Mr. Davis of Virginia. OK. I thank you.
    Pat McGinnis, let me ask a couple of questions.
    A couple of years ago, the Council recommended the 
establishment of a Federal CIO. Is this still your position, 
and do you think S. 803 helps or hinders the establishment of a 
Federal CIO? And if you could elaborate on that.
    Ms. McGinnis. S. 803 is really consistent with our 
recommendation. We recommended that the Deputy Director for 
Management of OMB be designated the Deputy Director for 
Management and Technology, to be clear that this is an 
overarching, strategic part of the management of the Federal 
Government and that an Office of Electronic Government be 
created which would be headed by someone who we gave in our 
recommendation the title Federal CIO. It's very much the 
concept of the office as provided in S. 803, and we did 
envision that the Office of Information and Regulatory Affairs 
would continue, but that there would be an important need for 
coordination there.
    Mr. Davis of Virginia. OK. You also mentioned that the bill 
could be strengthened by the addition of language relating 
performance management and evaluation more explicitly to the 
Government Performance and Results Act, and you call for a road 
map for the Federal Government's e-government strategy that 
clearly outlines where we are going, what the priorities are, 
action steps required, etc. Could you elaborate on how the two 
bills can better address these two areas?
    Ms. McGinnis. Well, I think in the case of relating to 
GPRA, simply making that connection explicitly in the 
legislation would be desirable so that when the agencies are 
putting together their strategic plans they are focusing on 
these performance measures and especially these as cross-
cutting performance measures. So that's a simple change in the 
bill. The road map doesn't necessarily need to be required in 
the legislation.
    It strikes us as a very important management tool to bring 
people together from across agencies and across sectors to go 
through this process, and I think Mark would welcome this and,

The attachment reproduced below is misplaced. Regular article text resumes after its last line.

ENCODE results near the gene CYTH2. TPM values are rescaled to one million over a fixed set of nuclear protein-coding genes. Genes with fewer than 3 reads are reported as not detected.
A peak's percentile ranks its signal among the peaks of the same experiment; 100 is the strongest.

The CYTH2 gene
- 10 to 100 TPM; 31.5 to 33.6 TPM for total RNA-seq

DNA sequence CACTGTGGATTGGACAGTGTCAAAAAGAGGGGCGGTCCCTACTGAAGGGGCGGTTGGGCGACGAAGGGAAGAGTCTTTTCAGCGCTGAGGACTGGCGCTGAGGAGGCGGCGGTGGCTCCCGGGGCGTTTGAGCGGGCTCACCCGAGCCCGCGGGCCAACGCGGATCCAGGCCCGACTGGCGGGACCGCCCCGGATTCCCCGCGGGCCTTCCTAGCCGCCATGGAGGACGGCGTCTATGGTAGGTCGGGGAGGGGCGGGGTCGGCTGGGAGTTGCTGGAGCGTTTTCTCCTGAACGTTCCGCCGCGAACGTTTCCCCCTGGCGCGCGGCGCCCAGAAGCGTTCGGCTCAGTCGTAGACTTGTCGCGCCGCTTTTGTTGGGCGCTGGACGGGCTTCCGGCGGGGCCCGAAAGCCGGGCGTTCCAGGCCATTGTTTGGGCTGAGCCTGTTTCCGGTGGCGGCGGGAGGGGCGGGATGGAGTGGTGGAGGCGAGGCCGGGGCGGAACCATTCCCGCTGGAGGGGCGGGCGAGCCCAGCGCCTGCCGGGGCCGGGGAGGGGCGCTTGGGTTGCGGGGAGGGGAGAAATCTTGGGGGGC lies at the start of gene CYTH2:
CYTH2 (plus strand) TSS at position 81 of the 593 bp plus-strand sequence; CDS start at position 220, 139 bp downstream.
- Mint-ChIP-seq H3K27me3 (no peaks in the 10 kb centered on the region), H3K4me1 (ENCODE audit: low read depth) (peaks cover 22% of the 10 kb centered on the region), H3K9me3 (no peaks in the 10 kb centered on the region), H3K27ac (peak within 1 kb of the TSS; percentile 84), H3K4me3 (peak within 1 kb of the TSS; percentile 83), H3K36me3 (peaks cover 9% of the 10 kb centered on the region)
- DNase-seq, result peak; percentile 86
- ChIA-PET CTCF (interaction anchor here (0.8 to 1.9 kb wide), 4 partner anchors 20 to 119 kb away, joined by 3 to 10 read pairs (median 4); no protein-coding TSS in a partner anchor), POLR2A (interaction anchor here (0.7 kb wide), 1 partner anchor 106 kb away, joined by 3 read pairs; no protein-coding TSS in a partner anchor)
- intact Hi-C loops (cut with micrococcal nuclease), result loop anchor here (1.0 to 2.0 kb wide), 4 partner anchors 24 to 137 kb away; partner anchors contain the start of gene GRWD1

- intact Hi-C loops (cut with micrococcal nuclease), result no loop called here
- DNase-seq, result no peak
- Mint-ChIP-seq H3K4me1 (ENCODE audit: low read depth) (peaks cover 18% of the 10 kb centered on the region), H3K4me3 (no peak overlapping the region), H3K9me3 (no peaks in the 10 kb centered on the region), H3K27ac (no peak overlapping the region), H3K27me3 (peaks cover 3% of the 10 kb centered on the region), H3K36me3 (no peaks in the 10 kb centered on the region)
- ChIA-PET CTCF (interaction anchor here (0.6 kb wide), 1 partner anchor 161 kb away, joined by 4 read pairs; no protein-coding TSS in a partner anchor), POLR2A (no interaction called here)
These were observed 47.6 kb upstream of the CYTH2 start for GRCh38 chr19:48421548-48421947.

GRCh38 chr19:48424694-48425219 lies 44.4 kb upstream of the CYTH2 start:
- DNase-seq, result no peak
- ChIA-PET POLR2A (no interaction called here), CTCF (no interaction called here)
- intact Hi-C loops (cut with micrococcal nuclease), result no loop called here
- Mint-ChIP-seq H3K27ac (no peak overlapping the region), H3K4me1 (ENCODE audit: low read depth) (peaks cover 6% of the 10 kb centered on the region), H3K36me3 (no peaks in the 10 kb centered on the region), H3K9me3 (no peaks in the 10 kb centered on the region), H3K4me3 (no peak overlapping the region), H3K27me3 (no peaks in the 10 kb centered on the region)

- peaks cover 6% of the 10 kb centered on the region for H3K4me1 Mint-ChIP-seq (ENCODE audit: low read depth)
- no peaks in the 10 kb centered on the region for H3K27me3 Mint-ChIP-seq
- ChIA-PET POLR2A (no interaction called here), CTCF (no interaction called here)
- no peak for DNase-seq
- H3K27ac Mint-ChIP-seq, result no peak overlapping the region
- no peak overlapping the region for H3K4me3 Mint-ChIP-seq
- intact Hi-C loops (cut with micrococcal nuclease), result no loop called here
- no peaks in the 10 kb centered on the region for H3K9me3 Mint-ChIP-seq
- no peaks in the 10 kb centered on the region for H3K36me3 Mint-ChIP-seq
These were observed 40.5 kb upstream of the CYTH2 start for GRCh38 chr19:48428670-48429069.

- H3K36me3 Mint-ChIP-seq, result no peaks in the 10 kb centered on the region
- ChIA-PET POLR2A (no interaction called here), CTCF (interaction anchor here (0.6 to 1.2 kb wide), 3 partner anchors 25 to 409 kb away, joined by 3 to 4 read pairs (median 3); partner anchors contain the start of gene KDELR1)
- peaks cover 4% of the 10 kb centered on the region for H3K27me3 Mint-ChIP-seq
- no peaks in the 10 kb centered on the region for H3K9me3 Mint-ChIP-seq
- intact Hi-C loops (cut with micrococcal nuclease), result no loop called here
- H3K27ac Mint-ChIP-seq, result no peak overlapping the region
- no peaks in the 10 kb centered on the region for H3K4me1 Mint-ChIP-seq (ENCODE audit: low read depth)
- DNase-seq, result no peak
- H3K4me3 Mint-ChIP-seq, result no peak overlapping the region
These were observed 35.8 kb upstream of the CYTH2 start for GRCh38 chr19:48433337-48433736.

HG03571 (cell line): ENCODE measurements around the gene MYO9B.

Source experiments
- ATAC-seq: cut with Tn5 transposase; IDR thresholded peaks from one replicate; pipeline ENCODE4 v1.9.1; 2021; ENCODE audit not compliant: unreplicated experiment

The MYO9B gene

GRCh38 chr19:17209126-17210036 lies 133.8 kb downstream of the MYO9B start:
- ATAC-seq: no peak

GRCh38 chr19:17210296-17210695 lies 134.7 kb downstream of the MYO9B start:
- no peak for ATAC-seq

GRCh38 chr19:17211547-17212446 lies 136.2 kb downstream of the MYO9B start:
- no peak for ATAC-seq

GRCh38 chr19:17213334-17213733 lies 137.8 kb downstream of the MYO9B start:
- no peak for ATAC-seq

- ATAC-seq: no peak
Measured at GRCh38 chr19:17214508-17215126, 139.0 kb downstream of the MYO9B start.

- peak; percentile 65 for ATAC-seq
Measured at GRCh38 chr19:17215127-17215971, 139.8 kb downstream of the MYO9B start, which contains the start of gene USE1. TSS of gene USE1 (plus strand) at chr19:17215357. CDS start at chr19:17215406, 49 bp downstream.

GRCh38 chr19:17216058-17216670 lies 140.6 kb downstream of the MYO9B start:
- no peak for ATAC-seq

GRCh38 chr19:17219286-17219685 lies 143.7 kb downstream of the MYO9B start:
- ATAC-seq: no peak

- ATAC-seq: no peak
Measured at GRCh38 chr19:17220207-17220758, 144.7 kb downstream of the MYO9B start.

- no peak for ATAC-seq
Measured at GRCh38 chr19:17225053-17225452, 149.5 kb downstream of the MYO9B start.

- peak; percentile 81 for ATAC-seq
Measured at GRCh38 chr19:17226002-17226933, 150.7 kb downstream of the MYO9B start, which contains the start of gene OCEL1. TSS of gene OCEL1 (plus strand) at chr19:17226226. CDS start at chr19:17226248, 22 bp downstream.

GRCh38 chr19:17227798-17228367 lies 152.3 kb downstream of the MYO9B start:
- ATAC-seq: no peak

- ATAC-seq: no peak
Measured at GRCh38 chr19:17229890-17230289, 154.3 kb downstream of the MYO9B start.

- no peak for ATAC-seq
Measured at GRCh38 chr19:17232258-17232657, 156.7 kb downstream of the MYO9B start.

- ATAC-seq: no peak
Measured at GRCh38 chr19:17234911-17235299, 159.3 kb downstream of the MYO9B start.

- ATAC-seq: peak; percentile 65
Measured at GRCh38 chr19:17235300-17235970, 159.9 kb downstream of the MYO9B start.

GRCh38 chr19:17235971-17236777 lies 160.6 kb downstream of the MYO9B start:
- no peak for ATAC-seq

in fact, is really engaged in it. We would just like to see it 
mapped out in a very explicit way: Where are we in terms of 
some of the problems that Roger has suggested with 
infrastructure and security and privacy, where do we need to 
go, what resources do we have, and what's the path. It's just 
logical.
    Mr. Davis of Virginia. OK.
    Mr. Forman. Mr. Chairman, if I may.
    Mr. Davis of Virginia. Sure.
    Mr. Forman. I think this is one of the key issues that I've 
seen since I've been in my job a little over 15 months, and 
it's one of the reasons we focused on the Federal enterprise 
architecture. You know, GPRA was put together to focus on 
program budgets--and we do. We've got several thousand or over 
1,000 programs in the Federal Government. But when we look at 
the way we've set up agencies and organizations there are clear 
functions. As we've tried to lay out the functions of the 
agencies and departments in the business reference model, we've 
found that we'll have to figure out this road map or this 
relationship between programs and the business functions of a 
department.
    So disaster management, for example, we've looked at having 
perhaps three core functions, and we call them subfunctions. We 
can lay out the performance measures for disaster planning, 
disaster response, but then you overlook or overlay that 
against the programs. We have grant programs, and the grant 
programs in some cases is supposed to help with disaster 
planning. But the business function that we have as a 
government is managing a grant program, and so that overlay or 
that road map has another set of performance measures.
    Mr. Davis of Virginia. Thank you. I am going to yield to 
Mr. Turner for questions. I have got to cast another vote in 
the Commerce Committee, and I'll be right back.
    Mr. Turner [presiding]. Thank you, Mr. Chairman.
    Mr. Forman, I would like to have you elaborate a little bit 
on the position that OMB took in the Senate regarding the 
Federal CIO. I mean, it appears to me that the opposition to a 
Federal CIO centered more on a turf battle than it did 
substantive objections to that position; and I would like for 
you to really lay out for us what the OMB position is on that 
and give me a clear indication of why we ended up with what we 
now have after negotiations in the Senate.
    Mr. Forman. Well, the first part of the puzzle is trying to 
figure out what's in a name. So whether we call it an 
administrator, an associate director or a CIO, the key thing to 
focus on is what are the functions. And, indeed, when Mitch 
Daniels crafted my job, he took the job functions right out of 
a GAO report--a very good report I'd ask you to take a look at, 
if you haven't already done so--that says what the best 
practices for CIOs are and what should their responsibilities